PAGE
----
Report exposes loopholes in gun-control laws

Report exposes loopholes in gun-control laws
This assault weapon was offered for private sale at a Dallas gun show, skirting background check requirements.

Gun shows and the lack of uniform gun-control laws provide easy access to guns that can be used for criminal purposes, according to a new report released today from the UC Davis Violence Prevention Research Program.

Entitled "Inside Shows: What Goes on When Everybody Thinks Nobody's Watching," the comprehensive, 300-page report provides a "you are there" exposure to the issue based on direct observations made at 78 gun shows in 19 states, most of them between 2005 and 2008.

The report features hundreds of photographs and some video that show:

• illegal straw purchases, whereby a surrogate buys from a licensed retailer on behalf of another
• anonymous, undocumented private-party gun sales
• widespread availability of assault weapons, .50-caliber rifles and the parts needed to make untraceable guns
• links between gun shows and the neo-Confederacy movement and neo-Nazism

"Illegal transactions were often conducted entirely out in the open," said Garen Wintemute, professor of emergency medicine at UC Davis School of Medicine and a leading researcher on firearm violence who authored the report. "The sense of impunity among sellers and purchasers in these cases was remarkable."

While enforcement programs and regulatory policies are in effect in some states, Wintemute says more needs to be done to prevent both unregulated gun sales and illegal gun sales at gun shows and elsewhere.

"Law enforcement needs to have an expanded, proactive program at gun shows to prevent the illegal sale of guns," said Wintemute. "We also need to update existing laws so that all private-party gun sales, not just those at gun shows, are subject to the same safeguards now in place for gun purchases from licensed dealers."

Current laws require licensed retailers to see a buyer's identification and require buyers to complete a lengthy Firearms Transaction Record, which certifies that buyers are purchasing a gun for themselves and that they are not prohibited from owning a gun. Licensed retailers also must submit this information for a background check and keep a record of the purchase. Unlicensed vendors or individual attendees at gun shows, however, are not required to follow these same federal safeguards.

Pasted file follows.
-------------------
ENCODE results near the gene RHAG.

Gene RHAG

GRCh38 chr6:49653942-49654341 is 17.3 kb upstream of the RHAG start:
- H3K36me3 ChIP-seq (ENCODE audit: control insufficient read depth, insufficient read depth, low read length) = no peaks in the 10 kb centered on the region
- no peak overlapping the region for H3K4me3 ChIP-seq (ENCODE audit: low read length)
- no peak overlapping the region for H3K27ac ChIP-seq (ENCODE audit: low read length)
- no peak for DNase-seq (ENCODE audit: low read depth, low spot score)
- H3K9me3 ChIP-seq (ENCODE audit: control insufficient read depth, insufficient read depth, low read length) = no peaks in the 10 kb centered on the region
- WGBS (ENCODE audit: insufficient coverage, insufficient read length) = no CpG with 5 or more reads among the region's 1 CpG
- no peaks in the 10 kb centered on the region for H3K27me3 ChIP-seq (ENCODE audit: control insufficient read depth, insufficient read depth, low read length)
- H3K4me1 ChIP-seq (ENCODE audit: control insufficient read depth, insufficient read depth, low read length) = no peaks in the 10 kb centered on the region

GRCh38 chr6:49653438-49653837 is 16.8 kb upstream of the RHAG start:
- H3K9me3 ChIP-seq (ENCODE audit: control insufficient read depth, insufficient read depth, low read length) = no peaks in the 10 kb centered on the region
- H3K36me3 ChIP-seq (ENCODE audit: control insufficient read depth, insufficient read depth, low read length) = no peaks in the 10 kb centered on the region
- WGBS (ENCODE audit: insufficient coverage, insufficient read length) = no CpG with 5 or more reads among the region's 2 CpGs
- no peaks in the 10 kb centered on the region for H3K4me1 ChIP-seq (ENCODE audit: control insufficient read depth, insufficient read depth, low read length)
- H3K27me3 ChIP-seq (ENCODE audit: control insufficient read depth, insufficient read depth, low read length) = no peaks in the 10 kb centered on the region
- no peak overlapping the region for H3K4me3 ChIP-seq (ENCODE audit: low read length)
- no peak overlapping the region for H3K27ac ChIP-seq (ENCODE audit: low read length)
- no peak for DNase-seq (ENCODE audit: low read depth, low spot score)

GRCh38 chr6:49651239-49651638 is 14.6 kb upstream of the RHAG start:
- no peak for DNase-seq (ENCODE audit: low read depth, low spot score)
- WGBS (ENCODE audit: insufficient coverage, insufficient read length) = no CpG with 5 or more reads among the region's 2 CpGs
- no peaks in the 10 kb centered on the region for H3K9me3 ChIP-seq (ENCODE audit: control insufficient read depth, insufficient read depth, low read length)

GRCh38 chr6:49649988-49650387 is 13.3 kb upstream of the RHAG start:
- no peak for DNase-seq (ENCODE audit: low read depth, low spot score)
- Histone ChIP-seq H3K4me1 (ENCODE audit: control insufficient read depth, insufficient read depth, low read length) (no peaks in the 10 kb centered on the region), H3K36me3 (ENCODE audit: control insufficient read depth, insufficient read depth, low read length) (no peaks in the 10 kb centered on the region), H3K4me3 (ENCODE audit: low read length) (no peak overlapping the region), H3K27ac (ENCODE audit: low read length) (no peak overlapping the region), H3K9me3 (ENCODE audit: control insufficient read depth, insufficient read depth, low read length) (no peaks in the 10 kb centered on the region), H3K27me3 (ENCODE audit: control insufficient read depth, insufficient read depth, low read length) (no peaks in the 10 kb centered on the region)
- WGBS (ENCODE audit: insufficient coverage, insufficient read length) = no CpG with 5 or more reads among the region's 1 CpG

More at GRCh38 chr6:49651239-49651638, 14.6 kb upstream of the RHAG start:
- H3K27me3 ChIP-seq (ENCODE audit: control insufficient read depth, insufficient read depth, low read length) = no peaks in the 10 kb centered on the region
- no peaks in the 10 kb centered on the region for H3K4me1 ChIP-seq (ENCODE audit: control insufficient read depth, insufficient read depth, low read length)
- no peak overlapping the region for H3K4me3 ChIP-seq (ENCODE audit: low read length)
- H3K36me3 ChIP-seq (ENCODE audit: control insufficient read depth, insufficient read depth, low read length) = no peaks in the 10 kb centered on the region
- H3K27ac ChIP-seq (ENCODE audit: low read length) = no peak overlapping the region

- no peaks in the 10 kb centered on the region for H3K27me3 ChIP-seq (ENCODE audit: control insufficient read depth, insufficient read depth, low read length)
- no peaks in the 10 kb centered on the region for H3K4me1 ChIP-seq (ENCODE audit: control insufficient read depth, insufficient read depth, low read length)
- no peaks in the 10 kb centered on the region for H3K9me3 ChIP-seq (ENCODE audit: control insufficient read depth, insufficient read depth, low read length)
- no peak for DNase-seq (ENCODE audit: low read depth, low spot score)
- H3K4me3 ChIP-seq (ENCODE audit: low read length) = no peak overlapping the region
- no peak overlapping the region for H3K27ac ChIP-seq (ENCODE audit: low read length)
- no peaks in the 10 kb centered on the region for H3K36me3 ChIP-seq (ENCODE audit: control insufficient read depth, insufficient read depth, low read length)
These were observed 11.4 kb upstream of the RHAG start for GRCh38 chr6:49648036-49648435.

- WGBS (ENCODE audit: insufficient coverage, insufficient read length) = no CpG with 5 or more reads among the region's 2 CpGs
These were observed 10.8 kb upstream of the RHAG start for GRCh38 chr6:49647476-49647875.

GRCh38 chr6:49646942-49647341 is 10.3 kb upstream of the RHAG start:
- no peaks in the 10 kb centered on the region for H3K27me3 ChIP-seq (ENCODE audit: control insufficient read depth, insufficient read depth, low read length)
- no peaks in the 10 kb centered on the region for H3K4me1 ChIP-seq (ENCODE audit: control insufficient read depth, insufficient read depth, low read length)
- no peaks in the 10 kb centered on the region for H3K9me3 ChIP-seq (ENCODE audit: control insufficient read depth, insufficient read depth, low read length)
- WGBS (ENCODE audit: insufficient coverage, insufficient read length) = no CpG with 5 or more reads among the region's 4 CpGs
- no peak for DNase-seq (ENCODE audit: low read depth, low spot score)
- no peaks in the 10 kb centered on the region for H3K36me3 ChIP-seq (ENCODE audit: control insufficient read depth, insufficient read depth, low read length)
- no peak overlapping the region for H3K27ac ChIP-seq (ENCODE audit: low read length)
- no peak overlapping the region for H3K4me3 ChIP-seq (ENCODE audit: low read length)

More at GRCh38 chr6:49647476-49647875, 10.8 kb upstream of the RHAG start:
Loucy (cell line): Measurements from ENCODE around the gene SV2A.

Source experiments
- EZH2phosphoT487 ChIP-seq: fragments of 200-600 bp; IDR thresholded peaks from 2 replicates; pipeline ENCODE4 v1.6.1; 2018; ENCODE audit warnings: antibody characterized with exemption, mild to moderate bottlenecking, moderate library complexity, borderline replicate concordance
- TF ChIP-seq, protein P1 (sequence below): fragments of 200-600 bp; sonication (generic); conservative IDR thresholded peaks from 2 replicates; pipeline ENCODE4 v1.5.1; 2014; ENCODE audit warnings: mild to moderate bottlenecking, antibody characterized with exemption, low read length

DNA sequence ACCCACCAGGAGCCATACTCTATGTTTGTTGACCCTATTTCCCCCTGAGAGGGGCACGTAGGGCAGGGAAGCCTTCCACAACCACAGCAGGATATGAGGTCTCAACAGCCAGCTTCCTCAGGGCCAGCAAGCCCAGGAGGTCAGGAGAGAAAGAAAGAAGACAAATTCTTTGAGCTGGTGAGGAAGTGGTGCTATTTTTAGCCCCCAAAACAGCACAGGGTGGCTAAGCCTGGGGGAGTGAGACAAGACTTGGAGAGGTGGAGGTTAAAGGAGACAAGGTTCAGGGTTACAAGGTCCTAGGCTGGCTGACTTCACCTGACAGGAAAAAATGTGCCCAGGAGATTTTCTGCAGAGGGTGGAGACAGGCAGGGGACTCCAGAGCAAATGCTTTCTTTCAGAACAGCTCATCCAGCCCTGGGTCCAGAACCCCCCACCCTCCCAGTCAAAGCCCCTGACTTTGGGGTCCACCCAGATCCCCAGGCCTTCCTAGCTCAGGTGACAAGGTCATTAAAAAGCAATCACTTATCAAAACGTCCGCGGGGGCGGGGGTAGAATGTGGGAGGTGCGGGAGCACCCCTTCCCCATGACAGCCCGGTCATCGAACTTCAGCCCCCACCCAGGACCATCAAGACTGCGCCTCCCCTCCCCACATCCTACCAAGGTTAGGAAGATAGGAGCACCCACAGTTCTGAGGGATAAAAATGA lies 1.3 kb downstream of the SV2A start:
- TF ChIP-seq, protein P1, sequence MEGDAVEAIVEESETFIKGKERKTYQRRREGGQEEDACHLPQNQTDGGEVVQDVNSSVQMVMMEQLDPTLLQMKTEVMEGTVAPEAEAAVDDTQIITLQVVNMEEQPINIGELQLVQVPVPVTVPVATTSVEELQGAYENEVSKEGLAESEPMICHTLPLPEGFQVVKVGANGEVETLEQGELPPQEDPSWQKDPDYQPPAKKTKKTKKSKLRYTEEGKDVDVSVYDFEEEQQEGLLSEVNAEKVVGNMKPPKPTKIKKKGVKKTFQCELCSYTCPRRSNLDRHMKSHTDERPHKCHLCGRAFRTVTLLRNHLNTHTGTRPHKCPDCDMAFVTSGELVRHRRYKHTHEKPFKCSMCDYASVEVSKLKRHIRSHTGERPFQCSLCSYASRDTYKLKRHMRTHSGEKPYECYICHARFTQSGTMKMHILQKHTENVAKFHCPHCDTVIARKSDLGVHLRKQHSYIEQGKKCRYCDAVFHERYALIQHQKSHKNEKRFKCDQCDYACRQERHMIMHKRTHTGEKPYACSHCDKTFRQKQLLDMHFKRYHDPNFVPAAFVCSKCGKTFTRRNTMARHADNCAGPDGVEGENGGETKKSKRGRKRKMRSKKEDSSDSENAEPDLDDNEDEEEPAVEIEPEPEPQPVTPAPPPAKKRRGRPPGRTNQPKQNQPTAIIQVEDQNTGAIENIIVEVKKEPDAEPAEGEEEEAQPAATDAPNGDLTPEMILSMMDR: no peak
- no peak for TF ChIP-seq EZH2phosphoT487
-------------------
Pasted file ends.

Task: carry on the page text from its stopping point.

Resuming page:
"Undocumented private party gun sale transactions account for as many as 40 percent of all gun sales," said Wintemute. "They are quick and convenient, and their anonymity attracts those who put privacy at a premium. These same attributes make private-party gun sales a principal option for a felon or other prohibited person."

Gun shows are a leading source of guns used in criminal violence in Northern California, the United States, Mexico and Canada. Legislation to regulate gun shows has been introduced in Congress, and stepped-up enforcement operations are under way. Nonetheless, it has been suggested that efforts to prevent gun should focus elsewhere.

This research was funded with a grant from the Eli and Edythe L. Broad Foundation, the Joyce Foundation and the California Wellness Foundation.

Provided by University of California

Citation: Report exposes loopholes in gun-control laws (2009, September 3) retrieved 2 March 2024 from
This document is subject to copyright. Apart from any fair dealing for the purpose of private study or research, no part may be reproduced without the written permission. The content is provided for information purposes only.

Explore further

First study of gun shows California laws reduce illegal gun purchases


Feedback to editors